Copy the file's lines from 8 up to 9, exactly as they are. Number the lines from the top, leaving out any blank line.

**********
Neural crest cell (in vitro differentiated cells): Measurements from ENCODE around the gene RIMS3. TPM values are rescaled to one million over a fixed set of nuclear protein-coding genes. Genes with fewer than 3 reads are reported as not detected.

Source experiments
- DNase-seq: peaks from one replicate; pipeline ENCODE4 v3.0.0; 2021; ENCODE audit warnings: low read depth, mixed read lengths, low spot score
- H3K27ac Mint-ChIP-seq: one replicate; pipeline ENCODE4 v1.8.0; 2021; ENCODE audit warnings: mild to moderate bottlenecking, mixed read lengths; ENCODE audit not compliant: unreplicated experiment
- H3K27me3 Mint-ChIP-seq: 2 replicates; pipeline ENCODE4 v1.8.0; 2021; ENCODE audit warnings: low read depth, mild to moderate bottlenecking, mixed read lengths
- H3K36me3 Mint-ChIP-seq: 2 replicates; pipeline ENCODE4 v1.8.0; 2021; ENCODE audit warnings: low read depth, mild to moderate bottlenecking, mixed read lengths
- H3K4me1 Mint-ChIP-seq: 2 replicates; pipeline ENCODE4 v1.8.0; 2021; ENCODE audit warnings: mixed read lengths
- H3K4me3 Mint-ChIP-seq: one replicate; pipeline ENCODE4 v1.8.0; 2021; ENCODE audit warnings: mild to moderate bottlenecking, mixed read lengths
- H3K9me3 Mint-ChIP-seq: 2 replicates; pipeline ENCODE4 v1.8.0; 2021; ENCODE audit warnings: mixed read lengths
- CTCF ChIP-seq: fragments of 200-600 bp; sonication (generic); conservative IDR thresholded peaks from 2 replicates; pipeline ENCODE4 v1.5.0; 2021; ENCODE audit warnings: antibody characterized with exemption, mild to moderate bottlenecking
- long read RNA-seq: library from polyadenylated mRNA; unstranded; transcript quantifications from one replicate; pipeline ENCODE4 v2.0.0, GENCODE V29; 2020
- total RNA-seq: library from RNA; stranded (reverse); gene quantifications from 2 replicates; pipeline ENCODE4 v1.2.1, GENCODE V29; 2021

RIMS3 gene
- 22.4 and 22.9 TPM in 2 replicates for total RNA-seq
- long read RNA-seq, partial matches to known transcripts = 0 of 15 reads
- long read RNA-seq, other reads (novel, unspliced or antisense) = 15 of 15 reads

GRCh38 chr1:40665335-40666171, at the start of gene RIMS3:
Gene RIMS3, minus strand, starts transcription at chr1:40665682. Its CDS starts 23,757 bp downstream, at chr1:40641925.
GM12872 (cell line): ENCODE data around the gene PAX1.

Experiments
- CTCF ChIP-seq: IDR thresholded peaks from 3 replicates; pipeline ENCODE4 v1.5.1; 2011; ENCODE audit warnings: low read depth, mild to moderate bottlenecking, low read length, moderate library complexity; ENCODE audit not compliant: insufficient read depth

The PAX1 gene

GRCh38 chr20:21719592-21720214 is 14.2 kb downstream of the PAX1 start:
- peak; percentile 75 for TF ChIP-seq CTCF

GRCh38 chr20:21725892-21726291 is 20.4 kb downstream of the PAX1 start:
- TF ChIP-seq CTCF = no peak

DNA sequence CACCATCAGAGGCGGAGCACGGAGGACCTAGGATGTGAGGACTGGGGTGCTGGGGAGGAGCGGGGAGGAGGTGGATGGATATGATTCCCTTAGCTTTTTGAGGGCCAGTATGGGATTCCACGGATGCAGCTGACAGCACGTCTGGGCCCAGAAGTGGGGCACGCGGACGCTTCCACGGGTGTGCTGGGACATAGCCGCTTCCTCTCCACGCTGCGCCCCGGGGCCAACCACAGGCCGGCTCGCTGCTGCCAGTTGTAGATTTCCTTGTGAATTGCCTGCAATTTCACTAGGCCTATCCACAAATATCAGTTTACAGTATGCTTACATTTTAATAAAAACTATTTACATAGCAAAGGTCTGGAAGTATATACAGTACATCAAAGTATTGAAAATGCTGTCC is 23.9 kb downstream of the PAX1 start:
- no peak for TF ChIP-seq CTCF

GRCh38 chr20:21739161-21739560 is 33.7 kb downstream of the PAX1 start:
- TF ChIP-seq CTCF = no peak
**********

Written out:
- H3K4me3 Mint-ChIP-seq: one replicate; pipeline ENCODE4 v1.8.0; 2021; ENCODE audit warnings: mild to moderate bottlenecking, mixed read lengths
- H3K9me3 Mint-ChIP-seq: 2 replicates; pipeline ENCODE4 v1.8.0; 2021; ENCODE audit warnings: mixed read lengths